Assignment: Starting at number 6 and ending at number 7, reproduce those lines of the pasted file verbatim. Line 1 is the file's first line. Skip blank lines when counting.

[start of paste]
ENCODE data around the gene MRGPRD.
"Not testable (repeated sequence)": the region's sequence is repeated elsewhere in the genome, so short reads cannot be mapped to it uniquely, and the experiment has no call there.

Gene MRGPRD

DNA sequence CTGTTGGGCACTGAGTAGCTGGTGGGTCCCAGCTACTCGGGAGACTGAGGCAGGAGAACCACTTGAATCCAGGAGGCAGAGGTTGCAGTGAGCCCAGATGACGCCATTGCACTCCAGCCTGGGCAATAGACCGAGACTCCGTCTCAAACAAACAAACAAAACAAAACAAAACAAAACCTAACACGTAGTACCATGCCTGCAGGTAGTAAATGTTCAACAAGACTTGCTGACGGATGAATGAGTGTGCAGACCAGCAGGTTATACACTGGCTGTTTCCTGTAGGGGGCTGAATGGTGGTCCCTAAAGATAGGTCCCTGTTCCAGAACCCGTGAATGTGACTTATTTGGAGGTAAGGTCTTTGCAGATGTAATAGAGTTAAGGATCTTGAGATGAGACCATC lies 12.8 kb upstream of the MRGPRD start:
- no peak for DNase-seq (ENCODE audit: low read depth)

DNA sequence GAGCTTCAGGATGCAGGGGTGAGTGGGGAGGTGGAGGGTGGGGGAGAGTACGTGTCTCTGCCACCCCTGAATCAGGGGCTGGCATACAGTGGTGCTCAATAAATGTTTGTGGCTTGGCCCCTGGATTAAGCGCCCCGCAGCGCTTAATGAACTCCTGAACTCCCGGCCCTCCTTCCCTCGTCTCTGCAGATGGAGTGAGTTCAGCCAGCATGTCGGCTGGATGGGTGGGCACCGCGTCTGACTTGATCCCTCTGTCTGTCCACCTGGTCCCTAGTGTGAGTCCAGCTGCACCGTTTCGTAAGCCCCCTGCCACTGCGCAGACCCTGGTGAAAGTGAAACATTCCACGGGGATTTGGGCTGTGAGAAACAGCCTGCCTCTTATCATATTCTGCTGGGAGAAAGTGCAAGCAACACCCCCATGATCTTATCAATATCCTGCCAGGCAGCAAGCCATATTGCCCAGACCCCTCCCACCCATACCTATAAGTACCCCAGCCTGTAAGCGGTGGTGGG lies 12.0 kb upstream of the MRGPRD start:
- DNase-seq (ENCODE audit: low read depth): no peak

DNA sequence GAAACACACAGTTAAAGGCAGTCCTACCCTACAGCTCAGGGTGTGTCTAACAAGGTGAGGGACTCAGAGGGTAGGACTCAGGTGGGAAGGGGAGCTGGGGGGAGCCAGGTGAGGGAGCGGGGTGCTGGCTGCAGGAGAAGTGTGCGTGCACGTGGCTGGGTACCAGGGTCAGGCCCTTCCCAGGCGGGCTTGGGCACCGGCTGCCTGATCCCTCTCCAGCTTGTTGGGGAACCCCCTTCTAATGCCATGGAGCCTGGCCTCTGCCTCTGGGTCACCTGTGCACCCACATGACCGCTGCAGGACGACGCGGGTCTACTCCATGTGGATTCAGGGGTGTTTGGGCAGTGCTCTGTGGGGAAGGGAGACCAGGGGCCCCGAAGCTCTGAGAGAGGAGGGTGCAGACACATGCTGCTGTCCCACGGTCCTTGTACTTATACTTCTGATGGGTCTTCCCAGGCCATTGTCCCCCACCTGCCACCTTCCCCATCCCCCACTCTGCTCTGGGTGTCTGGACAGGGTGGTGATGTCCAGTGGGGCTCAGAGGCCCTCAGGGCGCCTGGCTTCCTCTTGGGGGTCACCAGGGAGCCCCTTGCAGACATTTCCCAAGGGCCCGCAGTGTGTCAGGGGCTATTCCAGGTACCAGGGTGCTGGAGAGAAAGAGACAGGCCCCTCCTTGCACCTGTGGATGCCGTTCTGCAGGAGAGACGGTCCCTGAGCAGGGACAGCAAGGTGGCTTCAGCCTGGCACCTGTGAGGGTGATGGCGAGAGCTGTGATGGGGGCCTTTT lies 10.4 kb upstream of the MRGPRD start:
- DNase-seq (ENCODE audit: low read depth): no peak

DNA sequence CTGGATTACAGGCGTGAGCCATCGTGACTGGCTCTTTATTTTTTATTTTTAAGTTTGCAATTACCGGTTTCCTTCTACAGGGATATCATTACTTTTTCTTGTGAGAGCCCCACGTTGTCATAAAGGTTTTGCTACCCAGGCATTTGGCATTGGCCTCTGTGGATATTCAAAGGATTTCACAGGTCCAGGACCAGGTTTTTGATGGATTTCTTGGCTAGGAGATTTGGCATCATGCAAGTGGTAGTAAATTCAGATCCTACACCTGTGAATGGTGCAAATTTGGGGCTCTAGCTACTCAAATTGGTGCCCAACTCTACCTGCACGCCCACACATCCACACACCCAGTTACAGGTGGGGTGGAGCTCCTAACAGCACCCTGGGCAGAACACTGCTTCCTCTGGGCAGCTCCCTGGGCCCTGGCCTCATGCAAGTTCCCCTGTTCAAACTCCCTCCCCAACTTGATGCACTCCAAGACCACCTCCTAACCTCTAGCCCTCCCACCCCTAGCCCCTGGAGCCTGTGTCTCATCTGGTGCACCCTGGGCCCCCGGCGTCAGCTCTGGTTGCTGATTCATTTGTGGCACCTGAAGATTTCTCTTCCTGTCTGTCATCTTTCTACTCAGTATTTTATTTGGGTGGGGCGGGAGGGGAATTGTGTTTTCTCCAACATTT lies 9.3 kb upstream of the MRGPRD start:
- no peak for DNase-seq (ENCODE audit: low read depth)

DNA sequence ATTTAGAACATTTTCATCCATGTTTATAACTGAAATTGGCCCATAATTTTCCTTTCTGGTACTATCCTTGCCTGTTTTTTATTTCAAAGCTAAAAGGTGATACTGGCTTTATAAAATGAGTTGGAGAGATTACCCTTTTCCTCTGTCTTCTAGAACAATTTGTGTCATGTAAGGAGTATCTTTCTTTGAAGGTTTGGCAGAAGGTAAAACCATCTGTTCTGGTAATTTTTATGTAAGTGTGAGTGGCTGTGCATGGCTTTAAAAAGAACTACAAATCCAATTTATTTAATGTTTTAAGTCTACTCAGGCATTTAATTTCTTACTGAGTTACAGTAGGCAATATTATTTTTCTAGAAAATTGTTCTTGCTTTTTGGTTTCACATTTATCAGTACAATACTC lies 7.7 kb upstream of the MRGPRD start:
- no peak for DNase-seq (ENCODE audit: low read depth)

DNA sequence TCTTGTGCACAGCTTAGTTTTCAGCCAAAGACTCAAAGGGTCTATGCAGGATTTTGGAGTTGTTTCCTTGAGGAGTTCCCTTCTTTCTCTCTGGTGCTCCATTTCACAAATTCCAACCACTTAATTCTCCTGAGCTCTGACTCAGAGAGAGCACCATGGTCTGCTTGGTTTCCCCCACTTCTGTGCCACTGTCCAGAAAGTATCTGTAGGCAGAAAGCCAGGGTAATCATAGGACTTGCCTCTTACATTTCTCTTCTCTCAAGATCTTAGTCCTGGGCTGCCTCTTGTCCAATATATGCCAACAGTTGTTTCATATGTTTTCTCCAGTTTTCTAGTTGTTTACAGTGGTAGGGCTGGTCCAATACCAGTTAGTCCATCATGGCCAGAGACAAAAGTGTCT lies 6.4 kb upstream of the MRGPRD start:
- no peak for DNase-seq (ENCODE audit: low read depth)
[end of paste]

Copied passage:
DNA sequence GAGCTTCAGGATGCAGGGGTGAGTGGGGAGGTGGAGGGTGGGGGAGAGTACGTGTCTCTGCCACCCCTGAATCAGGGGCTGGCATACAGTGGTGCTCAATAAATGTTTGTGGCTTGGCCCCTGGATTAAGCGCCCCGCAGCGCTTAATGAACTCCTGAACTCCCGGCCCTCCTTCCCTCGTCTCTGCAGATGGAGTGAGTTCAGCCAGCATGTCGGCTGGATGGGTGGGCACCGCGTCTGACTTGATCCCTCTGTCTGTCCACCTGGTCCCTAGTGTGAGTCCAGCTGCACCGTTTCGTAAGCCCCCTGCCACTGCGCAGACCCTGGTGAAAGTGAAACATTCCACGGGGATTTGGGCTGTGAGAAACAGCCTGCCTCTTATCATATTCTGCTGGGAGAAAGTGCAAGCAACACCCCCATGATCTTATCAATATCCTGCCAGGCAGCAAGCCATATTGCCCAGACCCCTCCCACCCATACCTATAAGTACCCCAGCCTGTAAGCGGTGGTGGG lies 12.0 kb upstream of the MRGPRD start:
- DNase-seq (ENCODE audit: low read depth): no peak